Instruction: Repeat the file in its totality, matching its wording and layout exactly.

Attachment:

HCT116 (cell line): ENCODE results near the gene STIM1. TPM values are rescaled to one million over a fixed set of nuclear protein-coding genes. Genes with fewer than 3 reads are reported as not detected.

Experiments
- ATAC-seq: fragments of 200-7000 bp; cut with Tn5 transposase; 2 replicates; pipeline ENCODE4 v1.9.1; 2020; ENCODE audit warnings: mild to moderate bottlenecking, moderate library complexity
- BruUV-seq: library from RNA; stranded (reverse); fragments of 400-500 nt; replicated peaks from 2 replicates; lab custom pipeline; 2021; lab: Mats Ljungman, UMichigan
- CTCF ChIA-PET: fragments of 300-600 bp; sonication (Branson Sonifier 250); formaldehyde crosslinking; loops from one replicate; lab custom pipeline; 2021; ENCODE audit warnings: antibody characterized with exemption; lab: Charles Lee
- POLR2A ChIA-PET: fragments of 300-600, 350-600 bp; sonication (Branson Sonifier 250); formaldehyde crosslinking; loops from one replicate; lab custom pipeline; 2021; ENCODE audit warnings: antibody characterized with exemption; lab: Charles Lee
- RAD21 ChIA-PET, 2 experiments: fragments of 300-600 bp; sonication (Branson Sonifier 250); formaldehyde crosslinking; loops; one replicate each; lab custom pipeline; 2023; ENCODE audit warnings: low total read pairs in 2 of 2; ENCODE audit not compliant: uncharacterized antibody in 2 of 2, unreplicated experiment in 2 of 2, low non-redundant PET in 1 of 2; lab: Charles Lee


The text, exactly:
HCT116 (cell line): ENCODE results near the gene STIM1. TPM values are rescaled to one million over a fixed set of nuclear protein-coding genes. Genes with fewer than 3 reads are reported as not detected.

Experiments
- ATAC-seq: fragments of 200-7000 bp; cut with Tn5 transposase; 2 replicates; pipeline ENCODE4 v1.9.1; 2020; ENCODE audit warnings: mild to moderate bottlenecking, moderate library complexity
- BruUV-seq: library from RNA; stranded (reverse); fragments of 400-500 nt; replicated peaks from 2 replicates; lab custom pipeline; 2021; lab: Mats Ljungman, UMichigan
- CTCF ChIA-PET: fragments of 300-600 bp; sonication (Branson Sonifier 250); formaldehyde crosslinking; loops from one replicate; lab custom pipeline; 2021; ENCODE audit warnings: antibody characterized with exemption; lab: Charles Lee
- POLR2A ChIA-PET: fragments of 300-600, 350-600 bp; sonication (Branson Sonifier 250); formaldehyde crosslinking; loops from one replicate; lab custom pipeline; 2021; ENCODE audit warnings: antibody characterized with exemption; lab: Charles Lee
- RAD21 ChIA-PET, 2 experiments: fragments of 300-600 bp; sonication (Branson Sonifier 250); formaldehyde crosslinking; loops; one replicate each; lab custom pipeline; 2023; ENCODE audit warnings: low total read pairs in 2 of 2; ENCODE audit not compliant: uncharacterized antibody in 2 of 2, unreplicated experiment in 2 of 2, low non-redundant PET in 1 of 2; lab: Charles Lee